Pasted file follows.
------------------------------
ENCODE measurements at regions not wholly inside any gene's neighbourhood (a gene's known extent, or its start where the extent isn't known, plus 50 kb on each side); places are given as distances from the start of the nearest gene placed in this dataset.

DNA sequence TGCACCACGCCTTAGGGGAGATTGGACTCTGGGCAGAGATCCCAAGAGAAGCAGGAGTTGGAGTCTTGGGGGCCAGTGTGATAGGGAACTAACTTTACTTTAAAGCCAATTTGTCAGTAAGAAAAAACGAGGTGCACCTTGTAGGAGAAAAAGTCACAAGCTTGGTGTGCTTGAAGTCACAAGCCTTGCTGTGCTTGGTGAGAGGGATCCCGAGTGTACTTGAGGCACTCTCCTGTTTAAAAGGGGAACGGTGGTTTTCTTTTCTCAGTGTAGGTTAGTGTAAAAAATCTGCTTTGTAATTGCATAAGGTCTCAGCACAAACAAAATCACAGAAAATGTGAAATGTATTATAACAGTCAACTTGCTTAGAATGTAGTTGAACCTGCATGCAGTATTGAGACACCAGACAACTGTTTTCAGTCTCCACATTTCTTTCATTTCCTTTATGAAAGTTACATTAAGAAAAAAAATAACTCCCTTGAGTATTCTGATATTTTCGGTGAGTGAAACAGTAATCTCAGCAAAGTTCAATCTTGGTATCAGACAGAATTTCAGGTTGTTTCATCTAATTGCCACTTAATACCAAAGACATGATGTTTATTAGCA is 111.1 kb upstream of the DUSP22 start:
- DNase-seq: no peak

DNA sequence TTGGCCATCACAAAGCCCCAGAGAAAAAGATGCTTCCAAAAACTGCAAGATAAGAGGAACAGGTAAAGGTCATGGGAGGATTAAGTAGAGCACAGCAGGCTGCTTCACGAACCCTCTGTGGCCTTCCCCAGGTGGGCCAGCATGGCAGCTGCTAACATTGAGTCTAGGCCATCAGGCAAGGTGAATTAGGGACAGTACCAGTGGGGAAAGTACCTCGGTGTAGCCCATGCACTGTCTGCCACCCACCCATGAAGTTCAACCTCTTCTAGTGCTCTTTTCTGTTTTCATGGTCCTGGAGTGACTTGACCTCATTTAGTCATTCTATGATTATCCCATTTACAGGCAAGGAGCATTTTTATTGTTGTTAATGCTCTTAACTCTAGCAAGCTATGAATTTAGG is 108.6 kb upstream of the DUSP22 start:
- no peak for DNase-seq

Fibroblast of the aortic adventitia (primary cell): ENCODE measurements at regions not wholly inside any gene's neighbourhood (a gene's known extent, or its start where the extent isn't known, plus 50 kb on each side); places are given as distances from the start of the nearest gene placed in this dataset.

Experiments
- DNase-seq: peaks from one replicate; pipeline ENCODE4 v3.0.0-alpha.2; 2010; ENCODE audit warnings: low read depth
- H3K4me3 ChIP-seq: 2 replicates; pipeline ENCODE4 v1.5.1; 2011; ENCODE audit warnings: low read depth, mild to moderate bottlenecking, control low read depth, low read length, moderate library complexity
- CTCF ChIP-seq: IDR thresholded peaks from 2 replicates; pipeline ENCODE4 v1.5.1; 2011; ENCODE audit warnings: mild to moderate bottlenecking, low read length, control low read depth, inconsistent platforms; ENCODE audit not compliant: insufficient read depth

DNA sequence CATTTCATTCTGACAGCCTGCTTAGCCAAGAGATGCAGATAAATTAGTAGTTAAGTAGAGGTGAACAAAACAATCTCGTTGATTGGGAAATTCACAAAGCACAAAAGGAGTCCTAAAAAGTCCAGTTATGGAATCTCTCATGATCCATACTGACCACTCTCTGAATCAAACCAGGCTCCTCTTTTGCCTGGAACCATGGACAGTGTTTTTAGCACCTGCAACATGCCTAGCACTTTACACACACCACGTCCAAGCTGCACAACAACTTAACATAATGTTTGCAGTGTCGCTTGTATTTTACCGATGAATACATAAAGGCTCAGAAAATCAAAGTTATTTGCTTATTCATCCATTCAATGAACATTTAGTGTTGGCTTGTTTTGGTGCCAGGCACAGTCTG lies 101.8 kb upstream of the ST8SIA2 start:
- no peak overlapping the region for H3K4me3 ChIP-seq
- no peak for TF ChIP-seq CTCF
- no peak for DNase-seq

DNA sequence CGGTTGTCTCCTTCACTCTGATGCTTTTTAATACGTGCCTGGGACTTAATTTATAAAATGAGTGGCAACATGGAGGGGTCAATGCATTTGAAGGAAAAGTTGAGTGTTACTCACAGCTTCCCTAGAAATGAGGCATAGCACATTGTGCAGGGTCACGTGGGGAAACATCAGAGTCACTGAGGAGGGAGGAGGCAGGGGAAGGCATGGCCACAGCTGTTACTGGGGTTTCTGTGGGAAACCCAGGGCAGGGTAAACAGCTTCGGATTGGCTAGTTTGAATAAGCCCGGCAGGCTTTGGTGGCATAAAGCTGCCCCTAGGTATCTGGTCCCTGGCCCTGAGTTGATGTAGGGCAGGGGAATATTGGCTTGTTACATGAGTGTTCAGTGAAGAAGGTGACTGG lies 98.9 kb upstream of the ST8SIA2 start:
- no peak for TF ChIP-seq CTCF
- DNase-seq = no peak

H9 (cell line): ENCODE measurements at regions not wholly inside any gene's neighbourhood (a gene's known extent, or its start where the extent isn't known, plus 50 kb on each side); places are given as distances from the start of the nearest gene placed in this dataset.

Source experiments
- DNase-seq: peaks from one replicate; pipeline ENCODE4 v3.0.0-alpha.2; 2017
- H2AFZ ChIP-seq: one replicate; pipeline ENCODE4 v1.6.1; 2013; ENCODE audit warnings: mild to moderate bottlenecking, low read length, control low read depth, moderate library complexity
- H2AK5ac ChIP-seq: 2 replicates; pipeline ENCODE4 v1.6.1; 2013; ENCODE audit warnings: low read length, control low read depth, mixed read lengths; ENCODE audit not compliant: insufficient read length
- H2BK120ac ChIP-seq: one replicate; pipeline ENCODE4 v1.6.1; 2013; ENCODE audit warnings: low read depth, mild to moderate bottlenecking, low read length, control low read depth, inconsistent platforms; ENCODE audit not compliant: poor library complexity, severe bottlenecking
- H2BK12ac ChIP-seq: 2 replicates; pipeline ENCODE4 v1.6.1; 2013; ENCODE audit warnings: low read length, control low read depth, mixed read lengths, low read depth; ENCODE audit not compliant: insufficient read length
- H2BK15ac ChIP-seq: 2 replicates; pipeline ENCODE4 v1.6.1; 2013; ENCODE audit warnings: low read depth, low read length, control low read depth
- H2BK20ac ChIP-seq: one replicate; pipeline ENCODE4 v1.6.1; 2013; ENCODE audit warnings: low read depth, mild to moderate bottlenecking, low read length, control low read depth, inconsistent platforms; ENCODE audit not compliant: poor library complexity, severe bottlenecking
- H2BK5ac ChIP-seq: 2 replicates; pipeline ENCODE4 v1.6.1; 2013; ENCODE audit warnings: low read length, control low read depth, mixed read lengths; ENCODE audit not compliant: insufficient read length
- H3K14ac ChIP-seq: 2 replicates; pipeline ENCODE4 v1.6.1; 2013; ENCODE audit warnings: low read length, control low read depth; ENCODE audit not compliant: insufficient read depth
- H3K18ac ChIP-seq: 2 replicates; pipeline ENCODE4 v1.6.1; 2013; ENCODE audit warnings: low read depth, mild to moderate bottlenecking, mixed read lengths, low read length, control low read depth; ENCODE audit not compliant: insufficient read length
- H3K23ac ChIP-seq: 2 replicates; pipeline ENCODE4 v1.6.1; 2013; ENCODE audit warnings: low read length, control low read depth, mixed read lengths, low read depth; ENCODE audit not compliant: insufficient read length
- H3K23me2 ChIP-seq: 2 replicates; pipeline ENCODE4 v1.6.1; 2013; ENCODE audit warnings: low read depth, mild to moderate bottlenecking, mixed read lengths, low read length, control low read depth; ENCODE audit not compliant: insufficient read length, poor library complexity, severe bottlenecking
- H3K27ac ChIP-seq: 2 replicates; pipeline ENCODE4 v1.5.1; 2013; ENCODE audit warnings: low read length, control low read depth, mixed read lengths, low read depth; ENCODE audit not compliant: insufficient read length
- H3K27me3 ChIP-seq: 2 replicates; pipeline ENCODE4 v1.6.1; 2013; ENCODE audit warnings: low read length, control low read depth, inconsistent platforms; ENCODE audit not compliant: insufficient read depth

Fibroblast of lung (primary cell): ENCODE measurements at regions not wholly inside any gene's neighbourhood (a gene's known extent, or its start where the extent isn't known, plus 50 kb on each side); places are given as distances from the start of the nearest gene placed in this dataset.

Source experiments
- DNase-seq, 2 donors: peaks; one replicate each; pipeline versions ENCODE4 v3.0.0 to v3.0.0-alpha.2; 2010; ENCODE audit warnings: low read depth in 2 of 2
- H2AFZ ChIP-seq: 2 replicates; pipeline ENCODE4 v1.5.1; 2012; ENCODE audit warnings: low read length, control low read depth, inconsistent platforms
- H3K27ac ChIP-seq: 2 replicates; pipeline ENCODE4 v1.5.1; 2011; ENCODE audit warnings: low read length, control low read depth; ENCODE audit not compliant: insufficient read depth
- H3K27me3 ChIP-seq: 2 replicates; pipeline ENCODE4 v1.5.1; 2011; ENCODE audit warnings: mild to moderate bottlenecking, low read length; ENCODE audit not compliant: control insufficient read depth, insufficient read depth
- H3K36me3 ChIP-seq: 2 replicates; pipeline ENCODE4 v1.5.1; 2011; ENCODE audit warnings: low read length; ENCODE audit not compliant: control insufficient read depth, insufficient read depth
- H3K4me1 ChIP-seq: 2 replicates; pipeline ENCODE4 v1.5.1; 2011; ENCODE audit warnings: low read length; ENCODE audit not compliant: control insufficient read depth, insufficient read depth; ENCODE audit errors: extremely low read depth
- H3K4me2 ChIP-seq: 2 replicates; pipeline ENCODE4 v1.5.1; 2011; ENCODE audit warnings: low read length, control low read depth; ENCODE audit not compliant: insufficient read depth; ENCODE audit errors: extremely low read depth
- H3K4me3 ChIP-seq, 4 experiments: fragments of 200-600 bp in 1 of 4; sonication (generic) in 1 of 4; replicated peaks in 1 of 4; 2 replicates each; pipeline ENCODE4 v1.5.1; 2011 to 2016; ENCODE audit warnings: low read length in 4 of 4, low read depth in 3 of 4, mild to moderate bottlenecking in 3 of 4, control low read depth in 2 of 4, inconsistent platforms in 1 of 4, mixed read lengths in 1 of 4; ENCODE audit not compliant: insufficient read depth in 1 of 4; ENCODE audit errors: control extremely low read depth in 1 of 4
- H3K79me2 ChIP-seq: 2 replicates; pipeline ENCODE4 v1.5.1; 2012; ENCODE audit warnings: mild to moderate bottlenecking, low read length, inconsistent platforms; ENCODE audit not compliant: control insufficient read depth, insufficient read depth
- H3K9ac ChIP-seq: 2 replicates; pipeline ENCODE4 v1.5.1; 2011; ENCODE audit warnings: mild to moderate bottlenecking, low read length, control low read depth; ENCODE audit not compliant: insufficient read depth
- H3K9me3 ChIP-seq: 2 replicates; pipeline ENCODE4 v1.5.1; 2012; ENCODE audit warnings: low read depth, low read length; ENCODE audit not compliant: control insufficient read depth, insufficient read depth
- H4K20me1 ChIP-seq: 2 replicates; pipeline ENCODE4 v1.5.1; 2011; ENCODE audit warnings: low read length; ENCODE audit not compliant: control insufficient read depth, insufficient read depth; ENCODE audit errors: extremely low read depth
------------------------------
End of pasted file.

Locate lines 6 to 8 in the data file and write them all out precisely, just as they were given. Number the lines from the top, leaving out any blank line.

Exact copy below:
Fibroblast of the aortic adventitia (primary cell): ENCODE measurements at regions not wholly inside any gene's neighbourhood (a gene's known extent, or its start where the extent isn't known, plus 50 kb on each side); places are given as distances from the start of the nearest gene placed in this dataset.

Experiments
- DNase-seq: peaks from one replicate; pipeline ENCODE4 v3.0.0-alpha.2; 2010; ENCODE audit warnings: low read depth